In recent years, growing population and expansion of settlements and life-lines over hazardous areas have largely increased the impact of natural disasters both in industrialized and developing countries. Third world countries have difficulty meeting the high costs of controlling natural hazards through major engineering work... In recent years, growing population and expansion of settlements and life-lines over hazardous areas have largely increased the impact of natural disasters both in industrialized and developing countries. Third world countries have difficulty meeting the high costs of controlling natural hazards through major engineering works and rational land-use planning. Industrialized societies are increasingly reluctant to invest money in structural measures that can reduce natural risks. Hence, the new issue is to implement warning systems and land utilization regulations aimed at minimizing the loss of lives and property without investing in long-term, costly projects of ground stabilization. Government and research institutions worldwide have long attempted to assess landslide hazard and risks and to portray its spatial distribution in maps. Several different methods for assessing landslide hazard were proposed or implemented. The reliability of these maps and the criteria behind these hazard evaluations are ill-formalized or poorly documented. Geomorphological information remains largely descriptive and subjective. It is, hence, somewhat unsuitable to engineers, policy-makers or developers when planning land resources and mitigating the effects of geological hazards. In the Umbria and Marche Regions of Central Italy, attempts at testing the proficiency and limitations of multivariate statistical techniques and of different methodologies for dividing the territory into suitable areas for landslide hazard assessment have been completed, or are in progress, at various scales. These experiments showed that, despite the operational and conceptual limitations, landslide hazard assessment may indeed constitute a suitable, cost-effective aid to land-use planning. Within this framework, engineering geomorphology may play a renewed role in assessing areas at high landslide hazard, and helping mitigate the associated risk. read more read less

Topics:

Hazard (58%)58% related to the paper, Natural hazard (56%)56% related to the paper, Landslide (53%)53% related to the paper, Population (51%)51% related to the paper, Poison control (51%)51% related to the paper
1,888 Citations
Journal Article DOI: 10.1016/J.GEOMORPH.2004.06.010
The application of GIS-based logistic regression for landslide susceptibility mapping in the Kakuda-Yahiko Mountains, Central Japan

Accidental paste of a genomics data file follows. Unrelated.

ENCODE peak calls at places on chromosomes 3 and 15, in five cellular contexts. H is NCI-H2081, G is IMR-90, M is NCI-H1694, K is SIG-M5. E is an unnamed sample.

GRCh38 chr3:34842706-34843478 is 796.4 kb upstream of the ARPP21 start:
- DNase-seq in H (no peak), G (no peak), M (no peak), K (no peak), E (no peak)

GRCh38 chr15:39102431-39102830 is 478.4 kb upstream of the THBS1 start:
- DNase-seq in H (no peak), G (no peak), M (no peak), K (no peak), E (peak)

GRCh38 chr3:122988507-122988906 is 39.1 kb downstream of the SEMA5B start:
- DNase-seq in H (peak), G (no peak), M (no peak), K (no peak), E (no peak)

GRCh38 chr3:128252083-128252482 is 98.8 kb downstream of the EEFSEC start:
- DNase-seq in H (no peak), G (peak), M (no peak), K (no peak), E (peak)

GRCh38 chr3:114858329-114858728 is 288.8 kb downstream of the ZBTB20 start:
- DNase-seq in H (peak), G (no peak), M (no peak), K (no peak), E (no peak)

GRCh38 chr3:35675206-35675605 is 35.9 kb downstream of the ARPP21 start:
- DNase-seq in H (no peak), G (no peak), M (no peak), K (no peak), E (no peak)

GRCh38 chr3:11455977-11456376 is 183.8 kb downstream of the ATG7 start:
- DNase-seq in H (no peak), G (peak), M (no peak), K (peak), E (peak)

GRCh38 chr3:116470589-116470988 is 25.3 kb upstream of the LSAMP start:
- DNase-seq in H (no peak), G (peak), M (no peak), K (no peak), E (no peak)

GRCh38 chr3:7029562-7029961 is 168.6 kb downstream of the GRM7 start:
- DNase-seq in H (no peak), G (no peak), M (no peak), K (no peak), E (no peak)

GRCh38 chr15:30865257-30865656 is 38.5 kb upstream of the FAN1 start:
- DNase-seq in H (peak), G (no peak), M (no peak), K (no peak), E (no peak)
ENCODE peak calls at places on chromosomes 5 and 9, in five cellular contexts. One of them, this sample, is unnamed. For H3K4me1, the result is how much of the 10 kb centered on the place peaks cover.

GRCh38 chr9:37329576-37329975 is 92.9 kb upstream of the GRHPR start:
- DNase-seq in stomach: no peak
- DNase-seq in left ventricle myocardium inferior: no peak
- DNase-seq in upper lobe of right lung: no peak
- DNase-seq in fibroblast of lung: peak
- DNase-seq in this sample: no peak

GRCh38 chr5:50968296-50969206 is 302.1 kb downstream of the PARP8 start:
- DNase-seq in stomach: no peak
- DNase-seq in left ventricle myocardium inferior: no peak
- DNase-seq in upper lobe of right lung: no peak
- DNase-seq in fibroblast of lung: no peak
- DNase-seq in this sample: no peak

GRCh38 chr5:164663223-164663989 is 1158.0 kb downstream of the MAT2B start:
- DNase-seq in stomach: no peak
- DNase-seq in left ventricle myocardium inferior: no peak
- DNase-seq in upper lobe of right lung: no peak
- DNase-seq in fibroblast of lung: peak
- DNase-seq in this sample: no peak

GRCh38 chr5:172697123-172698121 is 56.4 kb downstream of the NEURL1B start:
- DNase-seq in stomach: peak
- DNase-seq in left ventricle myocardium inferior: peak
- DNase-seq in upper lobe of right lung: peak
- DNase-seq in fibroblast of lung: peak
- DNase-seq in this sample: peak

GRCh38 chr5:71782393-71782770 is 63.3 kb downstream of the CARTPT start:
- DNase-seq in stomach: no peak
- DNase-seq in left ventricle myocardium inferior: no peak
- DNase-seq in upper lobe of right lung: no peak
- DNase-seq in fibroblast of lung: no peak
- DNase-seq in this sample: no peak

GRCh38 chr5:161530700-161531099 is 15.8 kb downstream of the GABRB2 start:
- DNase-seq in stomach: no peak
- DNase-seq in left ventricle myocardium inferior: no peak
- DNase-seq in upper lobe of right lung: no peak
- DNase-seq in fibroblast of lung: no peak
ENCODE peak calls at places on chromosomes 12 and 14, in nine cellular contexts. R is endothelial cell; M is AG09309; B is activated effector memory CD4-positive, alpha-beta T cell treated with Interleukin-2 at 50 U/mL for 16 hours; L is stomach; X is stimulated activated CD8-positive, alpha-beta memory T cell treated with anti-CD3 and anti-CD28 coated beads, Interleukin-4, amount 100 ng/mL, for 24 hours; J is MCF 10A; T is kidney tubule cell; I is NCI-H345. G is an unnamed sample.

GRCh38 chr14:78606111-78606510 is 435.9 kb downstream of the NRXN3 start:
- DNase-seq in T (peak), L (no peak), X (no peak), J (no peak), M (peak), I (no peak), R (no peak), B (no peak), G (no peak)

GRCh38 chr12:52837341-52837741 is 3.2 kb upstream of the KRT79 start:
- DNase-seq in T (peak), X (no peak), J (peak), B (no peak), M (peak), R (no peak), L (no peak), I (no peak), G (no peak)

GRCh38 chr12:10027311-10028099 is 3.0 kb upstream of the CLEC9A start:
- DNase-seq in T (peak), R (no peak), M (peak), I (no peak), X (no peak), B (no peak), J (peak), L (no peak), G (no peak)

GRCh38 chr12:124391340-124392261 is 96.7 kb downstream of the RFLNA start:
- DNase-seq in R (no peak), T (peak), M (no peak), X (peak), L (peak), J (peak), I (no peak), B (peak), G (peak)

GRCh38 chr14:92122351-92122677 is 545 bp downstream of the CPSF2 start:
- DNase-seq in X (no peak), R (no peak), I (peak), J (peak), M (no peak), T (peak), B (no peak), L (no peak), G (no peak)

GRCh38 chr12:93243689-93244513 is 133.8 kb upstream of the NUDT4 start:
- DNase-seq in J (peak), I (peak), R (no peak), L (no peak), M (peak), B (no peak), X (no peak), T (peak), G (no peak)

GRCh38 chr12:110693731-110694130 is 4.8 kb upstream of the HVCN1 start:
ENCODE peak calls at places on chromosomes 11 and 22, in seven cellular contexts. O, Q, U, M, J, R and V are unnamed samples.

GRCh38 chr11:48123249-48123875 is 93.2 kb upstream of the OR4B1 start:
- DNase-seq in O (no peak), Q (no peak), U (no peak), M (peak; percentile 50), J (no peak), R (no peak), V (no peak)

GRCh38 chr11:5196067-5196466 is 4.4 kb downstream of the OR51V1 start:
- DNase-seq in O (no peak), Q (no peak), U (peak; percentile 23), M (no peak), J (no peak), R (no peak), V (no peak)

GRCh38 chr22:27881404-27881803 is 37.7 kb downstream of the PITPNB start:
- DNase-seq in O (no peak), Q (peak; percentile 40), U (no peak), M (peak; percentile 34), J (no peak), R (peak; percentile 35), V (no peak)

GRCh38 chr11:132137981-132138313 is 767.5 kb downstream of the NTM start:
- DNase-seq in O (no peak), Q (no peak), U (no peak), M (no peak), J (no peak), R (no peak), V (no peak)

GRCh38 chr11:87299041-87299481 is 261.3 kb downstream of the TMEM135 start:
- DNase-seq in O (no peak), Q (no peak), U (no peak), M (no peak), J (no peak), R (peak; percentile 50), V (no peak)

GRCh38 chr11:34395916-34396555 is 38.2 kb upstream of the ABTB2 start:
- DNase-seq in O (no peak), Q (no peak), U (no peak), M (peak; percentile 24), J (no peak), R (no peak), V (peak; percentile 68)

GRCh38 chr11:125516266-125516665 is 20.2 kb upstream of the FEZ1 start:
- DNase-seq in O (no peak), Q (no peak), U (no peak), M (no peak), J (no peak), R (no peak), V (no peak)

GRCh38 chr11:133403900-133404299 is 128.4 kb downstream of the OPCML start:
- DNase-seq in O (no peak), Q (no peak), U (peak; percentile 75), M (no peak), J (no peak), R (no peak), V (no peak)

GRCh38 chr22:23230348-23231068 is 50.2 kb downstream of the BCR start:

Lulseged Ayalew1, Hiromitsu Yamagishi1
01 Feb 2005 - Geomorphology

Abstract:

As a first step forward in regional hazard management, multivariate statistical analysis in the form of logistic regression was used to produce a landslide susceptibility map in the Kakuda-Yahiko Mountains of Central Japan. There are different methods to prepare landslide susceptibility maps. The use of logistic regression in... As a first step forward in regional hazard management, multivariate statistical analysis in the form of logistic regression was used to produce a landslide susceptibility map in the Kakuda-Yahiko Mountains of Central Japan. There are different methods to prepare landslide susceptibility maps. The use of logistic regression in this study stemmed not only from the fact that this approach relaxes the strict assumptions required by other multivariate statistical methods, but also to demonstrate that it can be combined with bivariate statistical analyses (BSA) to simplify the interpretation of the model obtained at the end. In susceptibility mapping, the use of logistic regression is to find the best fitting function to describe the relationship between the presence or absence of landslides (dependent variable) and a set of independent parameters such as slope angle and lithology. Here, an inventory map of 87 landslides was used to produce a dependent variable, which takes a value of 0 for the absence and 1 for the presence of slope failures. Lithology, bed rock-slope relationship, lineaments, slope gradient, aspect, elevation and road network were taken as independent parameters. The effect of each parameter on landslide occurrence was assessed from the corresponding coefficient that appears in the logistic regression function. The interpretations of the coefficients showed that road network plays a major role in determining landslide occurrence and distribution. Among the geomorphological parameters, aspect and slope gradient have a more significant contribution than elevation, although field observations showed that the latter is a good estimator of the approximate location of slope cuts. Using a predicted map of probability, the study area was classified into five categories of landslide susceptibility: extremely low, very low, low, medium and high. The medium and high susceptibility zones make up 8.87% of the total study area and involve mid-altitude slopes in the eastern part of Kakuda Mountain and the central and southern parts of Yahiko Mountain. read more read less